Racial and Ethnic Disparities in Mental Health Care for Children and Young Adults: A National Study

One in five Americans is estimated to have a mental health condition at any given time. But getting treatment remains difficult — and it’s worse for children, especially those who identify as black or Hispanic.

That’s the major finding in research published in the International Journal of Health Services. The study examines how often young adults and children were able to get needed mental health services, based on whether they were black, Hispanic or white. Using a nationally representative sample of federally collected survey data compiled between 2006 and 2012, researchers sought to determine how often people reported poor mental health and either saw a specialist or had a general practitioner bill for mental health services.

Young people in general aren’t likely to see mental health specialists. But the numbers fell further when racial and ethnic backgrounds were factored in. About 5.7 percent of white children and young adults were likely to see a mental health specialist in a given year, compared with about 2.3 percent for black or Hispanic young people.

Put another way: Even when controlling for someone’s mental health status, insurance and income, black and Hispanic children saw someone for treatment far less often than did their white counterparts — about 130 fewer visits per thousand subjects. Black young adults visited a mental health specialist about 280 fewer visits per thousand; Hispanics had 244 fewer visits per thousand.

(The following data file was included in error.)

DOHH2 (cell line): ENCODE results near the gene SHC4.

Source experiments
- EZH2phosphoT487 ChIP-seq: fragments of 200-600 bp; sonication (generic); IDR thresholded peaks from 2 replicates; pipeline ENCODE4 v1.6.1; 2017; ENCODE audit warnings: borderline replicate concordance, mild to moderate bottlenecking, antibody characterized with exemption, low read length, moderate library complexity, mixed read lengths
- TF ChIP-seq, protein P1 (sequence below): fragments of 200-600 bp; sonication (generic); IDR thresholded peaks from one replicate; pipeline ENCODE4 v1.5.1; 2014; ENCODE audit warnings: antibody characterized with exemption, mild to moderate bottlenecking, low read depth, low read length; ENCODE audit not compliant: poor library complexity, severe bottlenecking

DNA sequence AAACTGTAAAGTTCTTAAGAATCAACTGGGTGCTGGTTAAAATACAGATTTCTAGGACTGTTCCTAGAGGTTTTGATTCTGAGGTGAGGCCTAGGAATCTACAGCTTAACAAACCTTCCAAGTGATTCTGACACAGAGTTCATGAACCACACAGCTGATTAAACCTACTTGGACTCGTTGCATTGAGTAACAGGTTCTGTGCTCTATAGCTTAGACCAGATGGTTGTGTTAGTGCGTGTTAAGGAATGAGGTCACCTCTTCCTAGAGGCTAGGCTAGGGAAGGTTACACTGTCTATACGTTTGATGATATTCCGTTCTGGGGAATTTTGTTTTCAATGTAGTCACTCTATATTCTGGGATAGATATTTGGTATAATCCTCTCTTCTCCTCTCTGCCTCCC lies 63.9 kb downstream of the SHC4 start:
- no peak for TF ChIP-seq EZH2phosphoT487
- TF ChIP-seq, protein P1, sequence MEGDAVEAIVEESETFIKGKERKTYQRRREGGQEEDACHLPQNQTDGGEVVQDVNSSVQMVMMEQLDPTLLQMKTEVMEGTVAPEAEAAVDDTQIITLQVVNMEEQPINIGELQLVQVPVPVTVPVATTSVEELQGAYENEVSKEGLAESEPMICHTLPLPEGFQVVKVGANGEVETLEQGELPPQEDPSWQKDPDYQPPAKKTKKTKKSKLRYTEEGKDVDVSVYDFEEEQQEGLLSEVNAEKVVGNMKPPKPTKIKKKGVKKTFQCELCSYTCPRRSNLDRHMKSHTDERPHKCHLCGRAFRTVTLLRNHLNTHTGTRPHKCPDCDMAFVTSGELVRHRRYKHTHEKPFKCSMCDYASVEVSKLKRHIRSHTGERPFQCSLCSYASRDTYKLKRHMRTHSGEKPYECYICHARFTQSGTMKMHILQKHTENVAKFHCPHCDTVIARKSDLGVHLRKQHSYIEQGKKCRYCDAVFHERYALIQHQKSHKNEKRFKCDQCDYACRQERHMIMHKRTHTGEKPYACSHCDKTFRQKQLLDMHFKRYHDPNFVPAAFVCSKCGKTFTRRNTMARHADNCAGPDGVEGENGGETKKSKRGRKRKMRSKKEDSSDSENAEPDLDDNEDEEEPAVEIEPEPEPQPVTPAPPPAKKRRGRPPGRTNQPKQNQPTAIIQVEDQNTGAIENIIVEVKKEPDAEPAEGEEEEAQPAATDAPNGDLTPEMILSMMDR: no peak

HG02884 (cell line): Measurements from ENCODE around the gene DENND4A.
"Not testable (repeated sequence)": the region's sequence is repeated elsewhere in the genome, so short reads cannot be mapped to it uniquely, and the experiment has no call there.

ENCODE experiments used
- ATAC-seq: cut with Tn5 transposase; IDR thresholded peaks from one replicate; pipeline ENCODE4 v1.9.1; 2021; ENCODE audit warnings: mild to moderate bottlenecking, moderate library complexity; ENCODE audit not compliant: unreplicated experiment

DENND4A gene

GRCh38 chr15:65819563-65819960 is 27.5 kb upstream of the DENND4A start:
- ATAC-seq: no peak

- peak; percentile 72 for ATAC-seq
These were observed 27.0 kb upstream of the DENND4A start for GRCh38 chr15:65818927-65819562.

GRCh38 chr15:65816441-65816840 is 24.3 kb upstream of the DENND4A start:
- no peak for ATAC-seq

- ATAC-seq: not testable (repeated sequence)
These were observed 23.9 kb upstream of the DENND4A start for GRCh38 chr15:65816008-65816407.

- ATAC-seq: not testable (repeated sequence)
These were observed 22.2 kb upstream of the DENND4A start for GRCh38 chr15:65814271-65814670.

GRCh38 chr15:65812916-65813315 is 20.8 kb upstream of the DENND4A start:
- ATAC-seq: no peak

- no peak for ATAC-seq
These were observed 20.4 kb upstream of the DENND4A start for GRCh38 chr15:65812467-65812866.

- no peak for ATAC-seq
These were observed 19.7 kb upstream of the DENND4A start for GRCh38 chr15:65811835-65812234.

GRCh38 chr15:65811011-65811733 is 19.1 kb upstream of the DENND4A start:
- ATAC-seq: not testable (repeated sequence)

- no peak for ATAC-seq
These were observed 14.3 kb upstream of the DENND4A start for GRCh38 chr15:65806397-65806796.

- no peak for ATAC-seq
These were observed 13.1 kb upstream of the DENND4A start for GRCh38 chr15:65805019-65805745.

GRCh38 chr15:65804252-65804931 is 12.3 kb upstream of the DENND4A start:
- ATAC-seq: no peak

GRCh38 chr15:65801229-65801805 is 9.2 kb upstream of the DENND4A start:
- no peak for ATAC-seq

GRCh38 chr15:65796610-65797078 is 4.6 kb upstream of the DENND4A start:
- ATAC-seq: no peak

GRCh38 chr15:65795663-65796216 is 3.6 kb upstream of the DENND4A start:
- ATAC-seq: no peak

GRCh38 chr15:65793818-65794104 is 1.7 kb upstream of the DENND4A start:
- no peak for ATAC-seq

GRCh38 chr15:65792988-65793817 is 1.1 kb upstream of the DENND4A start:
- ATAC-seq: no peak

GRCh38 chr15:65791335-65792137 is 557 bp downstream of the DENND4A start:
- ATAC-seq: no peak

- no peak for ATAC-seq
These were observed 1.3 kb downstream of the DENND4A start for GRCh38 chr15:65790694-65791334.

But the data indicate that mental illness incidence rates are generally consistent across racial groups, according to the study. Of adults between the ages of 18 and 34, between 4 and 5 percent indicated having fair or poor mental health, regardless of racial background. For children, white and black subjects were reported to need care at about the same rate — between 11 percent and 12 percent — compared with about 7 percent of Hispanic children.

The paper outlines a few possible reasons for this disconnect. Different communities may attach greater stigma about mental health care, or they may place less trust in the doctors available. Plus, there is a shortage of child psychiatrists across the country, and black and Hispanic families often live in the most underserved areas.
One of the study’s clear messages, argued Woolhandler, is that racial minorities received markedly less care — regardless of socioeconomic or health status. The gap suggests a targeted intervention is needed.

Population of focus: Children and young adults

Links to resource:

Date: 2016

Journal: International Journal of Health Services